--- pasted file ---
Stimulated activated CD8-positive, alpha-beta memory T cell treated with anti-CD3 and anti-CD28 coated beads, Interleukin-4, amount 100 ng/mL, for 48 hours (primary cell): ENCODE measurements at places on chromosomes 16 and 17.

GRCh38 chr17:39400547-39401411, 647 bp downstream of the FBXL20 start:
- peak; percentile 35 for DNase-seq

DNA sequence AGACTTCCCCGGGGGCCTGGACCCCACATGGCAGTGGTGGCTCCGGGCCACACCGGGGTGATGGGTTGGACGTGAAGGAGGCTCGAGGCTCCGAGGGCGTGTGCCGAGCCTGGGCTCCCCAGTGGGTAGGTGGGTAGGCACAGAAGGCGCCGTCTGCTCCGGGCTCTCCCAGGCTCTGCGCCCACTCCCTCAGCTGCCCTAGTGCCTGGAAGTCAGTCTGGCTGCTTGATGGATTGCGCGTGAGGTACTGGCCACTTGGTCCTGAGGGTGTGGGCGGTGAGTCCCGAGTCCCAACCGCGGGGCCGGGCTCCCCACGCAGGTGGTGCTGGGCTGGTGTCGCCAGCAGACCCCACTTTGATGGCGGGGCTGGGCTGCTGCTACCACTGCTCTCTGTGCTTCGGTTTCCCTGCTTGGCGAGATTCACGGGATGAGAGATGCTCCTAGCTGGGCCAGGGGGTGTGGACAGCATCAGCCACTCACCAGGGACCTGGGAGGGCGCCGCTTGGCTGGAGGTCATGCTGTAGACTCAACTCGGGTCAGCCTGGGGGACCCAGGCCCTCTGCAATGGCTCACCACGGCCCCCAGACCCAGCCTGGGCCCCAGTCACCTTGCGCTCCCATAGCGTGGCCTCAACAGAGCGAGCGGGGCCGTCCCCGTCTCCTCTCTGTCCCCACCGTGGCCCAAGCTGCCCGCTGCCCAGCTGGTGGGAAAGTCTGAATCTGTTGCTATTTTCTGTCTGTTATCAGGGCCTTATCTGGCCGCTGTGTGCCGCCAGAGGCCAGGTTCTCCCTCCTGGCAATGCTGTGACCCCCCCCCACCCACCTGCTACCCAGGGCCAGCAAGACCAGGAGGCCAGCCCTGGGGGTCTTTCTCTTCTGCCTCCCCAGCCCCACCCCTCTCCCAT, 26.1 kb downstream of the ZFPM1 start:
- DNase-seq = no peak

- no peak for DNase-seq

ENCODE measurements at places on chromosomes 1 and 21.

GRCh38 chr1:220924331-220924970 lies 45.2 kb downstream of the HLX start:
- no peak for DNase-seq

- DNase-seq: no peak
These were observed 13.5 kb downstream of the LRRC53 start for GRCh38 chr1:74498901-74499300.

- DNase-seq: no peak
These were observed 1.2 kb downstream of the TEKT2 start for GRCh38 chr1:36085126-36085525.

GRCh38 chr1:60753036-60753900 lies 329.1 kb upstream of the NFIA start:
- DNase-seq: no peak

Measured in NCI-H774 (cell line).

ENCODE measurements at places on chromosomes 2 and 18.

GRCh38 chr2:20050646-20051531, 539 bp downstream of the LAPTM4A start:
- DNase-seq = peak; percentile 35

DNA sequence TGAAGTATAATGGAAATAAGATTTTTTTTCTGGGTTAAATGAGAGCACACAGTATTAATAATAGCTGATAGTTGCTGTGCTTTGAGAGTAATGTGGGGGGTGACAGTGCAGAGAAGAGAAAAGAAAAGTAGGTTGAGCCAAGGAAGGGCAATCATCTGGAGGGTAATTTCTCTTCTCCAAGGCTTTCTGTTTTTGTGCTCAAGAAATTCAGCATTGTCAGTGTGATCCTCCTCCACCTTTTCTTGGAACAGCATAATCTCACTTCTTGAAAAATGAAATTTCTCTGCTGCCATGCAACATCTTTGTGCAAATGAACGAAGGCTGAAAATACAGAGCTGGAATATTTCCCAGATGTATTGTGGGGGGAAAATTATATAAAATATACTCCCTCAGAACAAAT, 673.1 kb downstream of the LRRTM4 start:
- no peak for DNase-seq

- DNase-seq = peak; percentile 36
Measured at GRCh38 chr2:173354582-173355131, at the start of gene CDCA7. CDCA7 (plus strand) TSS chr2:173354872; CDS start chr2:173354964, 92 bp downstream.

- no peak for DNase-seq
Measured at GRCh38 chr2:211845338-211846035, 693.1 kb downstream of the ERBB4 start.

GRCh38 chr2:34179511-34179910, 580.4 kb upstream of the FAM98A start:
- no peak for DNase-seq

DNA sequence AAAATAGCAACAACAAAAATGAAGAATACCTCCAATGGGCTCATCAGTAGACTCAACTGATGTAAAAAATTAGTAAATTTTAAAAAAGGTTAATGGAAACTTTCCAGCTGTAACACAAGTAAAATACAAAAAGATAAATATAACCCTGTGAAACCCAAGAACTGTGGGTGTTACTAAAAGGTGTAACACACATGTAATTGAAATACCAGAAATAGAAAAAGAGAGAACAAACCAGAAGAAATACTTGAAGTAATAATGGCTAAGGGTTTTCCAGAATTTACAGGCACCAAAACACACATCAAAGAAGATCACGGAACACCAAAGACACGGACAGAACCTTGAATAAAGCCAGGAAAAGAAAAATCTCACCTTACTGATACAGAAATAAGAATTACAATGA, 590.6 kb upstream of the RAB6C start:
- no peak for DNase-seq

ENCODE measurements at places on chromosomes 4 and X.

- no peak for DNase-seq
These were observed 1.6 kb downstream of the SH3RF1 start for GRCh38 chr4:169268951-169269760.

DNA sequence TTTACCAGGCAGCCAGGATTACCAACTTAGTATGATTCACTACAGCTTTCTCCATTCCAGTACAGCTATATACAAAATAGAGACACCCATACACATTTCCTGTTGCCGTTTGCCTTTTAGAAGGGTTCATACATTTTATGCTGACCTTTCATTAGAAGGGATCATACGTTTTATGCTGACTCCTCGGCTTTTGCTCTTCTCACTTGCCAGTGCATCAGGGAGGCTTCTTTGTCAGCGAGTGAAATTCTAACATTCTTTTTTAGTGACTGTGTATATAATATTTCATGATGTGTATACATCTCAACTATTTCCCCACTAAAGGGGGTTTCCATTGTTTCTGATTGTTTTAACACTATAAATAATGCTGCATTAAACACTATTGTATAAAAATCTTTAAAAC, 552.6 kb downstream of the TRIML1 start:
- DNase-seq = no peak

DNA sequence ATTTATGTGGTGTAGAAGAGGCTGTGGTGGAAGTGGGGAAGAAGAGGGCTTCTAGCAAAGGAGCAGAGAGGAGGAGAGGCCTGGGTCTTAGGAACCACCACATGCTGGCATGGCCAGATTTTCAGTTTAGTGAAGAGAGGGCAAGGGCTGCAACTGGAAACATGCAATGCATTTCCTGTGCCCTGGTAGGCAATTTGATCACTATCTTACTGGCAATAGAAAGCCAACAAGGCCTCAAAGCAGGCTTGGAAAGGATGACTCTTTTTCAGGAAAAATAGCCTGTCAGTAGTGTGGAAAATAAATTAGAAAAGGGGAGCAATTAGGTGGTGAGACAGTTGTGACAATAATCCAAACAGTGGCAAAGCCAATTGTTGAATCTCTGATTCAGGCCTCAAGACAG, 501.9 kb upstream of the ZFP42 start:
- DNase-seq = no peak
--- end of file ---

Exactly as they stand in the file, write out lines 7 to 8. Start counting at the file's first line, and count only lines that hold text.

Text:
ENCODE measurements at places on chromosomes 1 and 21.

GRCh38 chr1:220924331-220924970 lies 45.2 kb downstream of the HLX start: